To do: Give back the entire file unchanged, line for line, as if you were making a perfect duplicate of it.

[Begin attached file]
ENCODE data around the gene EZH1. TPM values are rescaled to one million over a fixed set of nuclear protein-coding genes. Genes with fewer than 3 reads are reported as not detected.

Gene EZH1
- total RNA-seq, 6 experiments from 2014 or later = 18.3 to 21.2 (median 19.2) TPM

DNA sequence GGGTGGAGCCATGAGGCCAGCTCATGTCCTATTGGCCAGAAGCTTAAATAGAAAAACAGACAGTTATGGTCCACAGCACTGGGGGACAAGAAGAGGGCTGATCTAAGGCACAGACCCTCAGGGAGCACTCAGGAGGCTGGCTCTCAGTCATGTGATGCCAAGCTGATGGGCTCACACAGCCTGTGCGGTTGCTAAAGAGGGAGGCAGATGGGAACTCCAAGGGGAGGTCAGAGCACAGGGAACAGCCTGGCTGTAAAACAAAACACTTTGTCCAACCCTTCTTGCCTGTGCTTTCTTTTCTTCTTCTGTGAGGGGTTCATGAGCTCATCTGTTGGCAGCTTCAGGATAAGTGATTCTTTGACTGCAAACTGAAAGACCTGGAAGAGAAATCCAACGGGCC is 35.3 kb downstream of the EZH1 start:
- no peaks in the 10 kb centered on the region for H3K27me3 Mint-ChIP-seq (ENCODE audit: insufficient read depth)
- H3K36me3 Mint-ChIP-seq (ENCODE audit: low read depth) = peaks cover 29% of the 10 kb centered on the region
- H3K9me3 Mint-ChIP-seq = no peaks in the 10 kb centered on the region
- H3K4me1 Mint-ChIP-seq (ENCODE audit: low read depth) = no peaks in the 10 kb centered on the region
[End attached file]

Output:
ENCODE data around the gene EZH1. TPM values are rescaled to one million over a fixed set of nuclear protein-coding genes. Genes with fewer than 3 reads are reported as not detected.

Gene EZH1
- total RNA-seq, 6 experiments from 2014 or later = 18.3 to 21.2 (median 19.2) TPM

DNA sequence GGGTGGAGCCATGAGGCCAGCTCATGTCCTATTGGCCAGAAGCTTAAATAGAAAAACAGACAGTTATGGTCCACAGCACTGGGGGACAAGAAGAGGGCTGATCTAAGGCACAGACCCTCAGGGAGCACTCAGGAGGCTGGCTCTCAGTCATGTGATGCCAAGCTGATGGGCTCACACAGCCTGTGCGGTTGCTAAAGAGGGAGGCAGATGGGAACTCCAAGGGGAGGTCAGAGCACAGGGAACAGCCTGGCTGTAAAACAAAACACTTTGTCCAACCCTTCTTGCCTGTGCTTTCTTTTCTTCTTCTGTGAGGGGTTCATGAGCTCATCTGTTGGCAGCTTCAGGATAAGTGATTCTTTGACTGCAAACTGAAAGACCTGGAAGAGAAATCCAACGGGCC is 35.3 kb downstream of the EZH1 start:
- no peaks in the 10 kb centered on the region for H3K27me3 Mint-ChIP-seq (ENCODE audit: insufficient read depth)
- H3K36me3 Mint-ChIP-seq (ENCODE audit: low read depth) = peaks cover 29% of the 10 kb centered on the region
- H3K9me3 Mint-ChIP-seq = no peaks in the 10 kb centered on the region
- H3K4me1 Mint-ChIP-seq (ENCODE audit: low read depth) = no peaks in the 10 kb centered on the region